Interview with Nick Parker – Director of Kentcare

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“My parents Brian and Margot Parker set up Kentcare in 1978. Brian had a number of years experience in Landscaping and Grounds Maintenance and had the opportunity to start up on his own, at a time when the country was economically not at its strongest. Nationally there were strikes and power cuts but he had enough contacts to assemble a diligent team of high quality site staff.

The Family Business

The company was very much part of our upbringing. The logo of five trees is a representation of the five members of the Parker family, mum, dad and three boys, one chubby, one thinner and one with longer floppy hair! In our late teens, all the Parker boys worked on the gangs with the other staff. Physically demanding, but also a steep learning curve. Being a son of the boss usually meant high expectations, which needed to be met for many reasons!

Kentcare was chosen as a name because, traditionally, Kent is called the “Garden of England”; and if we are going to care for the gardens of England, it seemed to make sense. Being based in Hampshire,  Hantscare was considered but it was thought the word “scare” was bad for business! The surname Parker has a heritage that hails from “Park-keeper” or old fashioned gamekeeper and grounds man.

Some of our contracts near the beginning involved us travelling far and wide to do peculiar tasks that others did not want to do; one of our earliest contracts was to install a retaining mesh to stop the White Cliffs of Dover from falling in to the sea!

Another of our early contracts Kentcare handled was with the Central Electricity Generating Board, now the National Grid – for whom we have carried out a number of interesting projects over the years. One that springs to mind, was initially landscaping, and then followed by a three-year maintenance contract at one of the largest engineering projects in Europe at the time, the Dinorwic Pump Storage Generating plant in North Wales. The site is in an environmentally sensitive area in Snowdonia, incorporating two reservoirs one at the top and one at the bottom of a mountain. Naturally all the power cables had to be buried. But because cables overheat if kept underground for too long, they’re occasionally brought up to the surface. Our job was to make sure that the cables and, more importantly the cooling plant units, were camouflaged whenever they did appear. They still had to blend in with the remainder of Snowdonia.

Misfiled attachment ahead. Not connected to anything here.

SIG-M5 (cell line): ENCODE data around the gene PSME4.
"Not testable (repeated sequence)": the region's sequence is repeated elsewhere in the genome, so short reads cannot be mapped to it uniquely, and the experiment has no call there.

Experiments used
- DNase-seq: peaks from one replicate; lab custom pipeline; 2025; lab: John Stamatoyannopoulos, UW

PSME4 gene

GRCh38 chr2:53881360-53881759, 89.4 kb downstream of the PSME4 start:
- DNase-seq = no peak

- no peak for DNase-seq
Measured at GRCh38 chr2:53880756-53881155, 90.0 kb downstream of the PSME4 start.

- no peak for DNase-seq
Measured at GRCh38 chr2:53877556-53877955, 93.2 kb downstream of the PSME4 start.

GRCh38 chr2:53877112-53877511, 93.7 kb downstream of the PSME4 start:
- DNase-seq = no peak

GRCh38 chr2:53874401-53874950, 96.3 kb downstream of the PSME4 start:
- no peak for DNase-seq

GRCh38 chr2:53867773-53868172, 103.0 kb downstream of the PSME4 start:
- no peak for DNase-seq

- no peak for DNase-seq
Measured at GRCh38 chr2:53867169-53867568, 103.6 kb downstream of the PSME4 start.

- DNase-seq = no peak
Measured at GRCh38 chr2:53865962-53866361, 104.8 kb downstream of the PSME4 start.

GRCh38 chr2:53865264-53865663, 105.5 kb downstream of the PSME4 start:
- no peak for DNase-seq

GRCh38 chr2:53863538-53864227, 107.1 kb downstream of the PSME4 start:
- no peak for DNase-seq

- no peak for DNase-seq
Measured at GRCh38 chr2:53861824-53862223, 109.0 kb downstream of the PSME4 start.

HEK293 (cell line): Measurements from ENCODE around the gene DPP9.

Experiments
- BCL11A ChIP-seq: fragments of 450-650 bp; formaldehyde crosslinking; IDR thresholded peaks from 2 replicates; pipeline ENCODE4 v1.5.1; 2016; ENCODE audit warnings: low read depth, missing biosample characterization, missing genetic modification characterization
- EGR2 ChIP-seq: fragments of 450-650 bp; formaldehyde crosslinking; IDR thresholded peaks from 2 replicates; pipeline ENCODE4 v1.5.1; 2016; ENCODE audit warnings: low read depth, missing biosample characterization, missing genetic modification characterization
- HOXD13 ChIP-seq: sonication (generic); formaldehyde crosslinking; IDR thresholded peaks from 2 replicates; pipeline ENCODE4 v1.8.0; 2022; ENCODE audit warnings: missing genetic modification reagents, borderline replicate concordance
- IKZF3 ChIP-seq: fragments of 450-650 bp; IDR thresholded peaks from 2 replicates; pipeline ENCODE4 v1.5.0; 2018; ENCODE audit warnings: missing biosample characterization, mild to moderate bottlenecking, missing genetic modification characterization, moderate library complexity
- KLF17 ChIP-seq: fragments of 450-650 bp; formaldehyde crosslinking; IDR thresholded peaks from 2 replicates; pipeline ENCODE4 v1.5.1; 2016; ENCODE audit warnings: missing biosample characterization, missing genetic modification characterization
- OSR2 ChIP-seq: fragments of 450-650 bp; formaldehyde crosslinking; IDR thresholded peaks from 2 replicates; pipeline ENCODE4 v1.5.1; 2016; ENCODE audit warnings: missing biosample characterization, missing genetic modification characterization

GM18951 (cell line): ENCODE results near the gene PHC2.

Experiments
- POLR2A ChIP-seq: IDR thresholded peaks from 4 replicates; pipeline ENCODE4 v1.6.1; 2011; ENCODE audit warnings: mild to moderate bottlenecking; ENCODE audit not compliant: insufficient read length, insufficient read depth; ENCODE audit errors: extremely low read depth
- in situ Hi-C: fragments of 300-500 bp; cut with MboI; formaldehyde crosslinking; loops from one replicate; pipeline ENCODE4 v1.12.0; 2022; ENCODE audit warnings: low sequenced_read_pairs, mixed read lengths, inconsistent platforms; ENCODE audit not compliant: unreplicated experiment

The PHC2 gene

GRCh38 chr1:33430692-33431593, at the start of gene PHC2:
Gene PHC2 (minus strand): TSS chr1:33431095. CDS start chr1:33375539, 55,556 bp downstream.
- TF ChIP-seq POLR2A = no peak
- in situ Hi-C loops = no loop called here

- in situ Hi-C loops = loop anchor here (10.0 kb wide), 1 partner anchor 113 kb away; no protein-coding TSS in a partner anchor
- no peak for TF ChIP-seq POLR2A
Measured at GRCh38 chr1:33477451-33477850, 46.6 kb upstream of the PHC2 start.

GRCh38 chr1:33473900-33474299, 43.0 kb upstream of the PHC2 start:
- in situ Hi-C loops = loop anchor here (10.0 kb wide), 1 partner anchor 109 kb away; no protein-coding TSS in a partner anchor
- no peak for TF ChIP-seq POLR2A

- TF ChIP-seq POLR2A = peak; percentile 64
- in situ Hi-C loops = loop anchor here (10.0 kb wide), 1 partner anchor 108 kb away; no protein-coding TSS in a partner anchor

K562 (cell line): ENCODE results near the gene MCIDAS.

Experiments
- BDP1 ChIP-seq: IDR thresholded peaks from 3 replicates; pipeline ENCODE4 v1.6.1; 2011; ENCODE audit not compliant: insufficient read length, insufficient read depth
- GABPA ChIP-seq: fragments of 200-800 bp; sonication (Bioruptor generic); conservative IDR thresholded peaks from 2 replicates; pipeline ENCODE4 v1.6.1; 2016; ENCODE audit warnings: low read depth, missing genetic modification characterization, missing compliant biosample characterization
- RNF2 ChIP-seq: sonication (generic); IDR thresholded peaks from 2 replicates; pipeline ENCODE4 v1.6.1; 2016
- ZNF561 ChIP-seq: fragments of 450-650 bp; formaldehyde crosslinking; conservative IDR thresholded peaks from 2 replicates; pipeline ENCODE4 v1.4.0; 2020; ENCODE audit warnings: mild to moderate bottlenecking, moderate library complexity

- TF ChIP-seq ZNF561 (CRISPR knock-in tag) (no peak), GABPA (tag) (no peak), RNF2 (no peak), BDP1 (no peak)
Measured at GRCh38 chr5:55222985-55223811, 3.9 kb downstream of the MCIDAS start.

The Next Generation

I joined the firm formally in March 1996, following my time in Financial Services, initially to help with admin, but within 6 weeks, I headed to see my parents with a proposal, offering an exit strategy for them and with me assuming control of the Parker family business.

Brian was agreeable in most part to the plan, wanting a slower transition at first; but after a few health issues which meant he spent a period of time away from the office; he became more convinced that he was passing the company on to more than just a safe pair of hands. He retired gradually, still keeping in touch with a number of the longer term clients until his death in March 2010.

One of my dad’s favourite smaller jobs was maintaining the grounds at St John’s Cathedral, Portsmouth. Of course, he used to tell the apocryphal tale that the Bishop was taking a walk in the garden one day and he stops by to talk to the man trimming the hedgerows and says ‘Isn’t is wonderful what God and mankind combined can achieve?’ The man turns to the Bishop and says, ‘Ah that’s all very well for you to say, but you should have seen the state it was in with just God looking after it!’ We maintain the Cathedral grounds to this day and it was rather fitting that his funeral was held at the packed Cathedral in March 2010.

The company’s ongoing maintenance contracts are with a variety of clients from Cleaning Companies to Convents to Sports grounds. These contracts cover a variety of areas with very different requirements – sports pitches, living accommodation and the grounds surrounding the various buildings, including accommodation for the elderly, the young and vulnerable of our society. The CRB check is a vital part of our service to reassure client, future client and public alike.

Brian Parker was pleased with how the business had evolved after his time in charge. It was difficult at times to take a back-seat in something which had been his life for a number of years, but I am confident that Kentcare will continue to grow and thrive, and I am pleased that his name; his spirit, experience and advice are still referred to from time to time, to assist the Management team and staff to deliver a first class service to our customers. ”

“No matter what highs or lows happen today,
we all sleep well and work again tomorrow”

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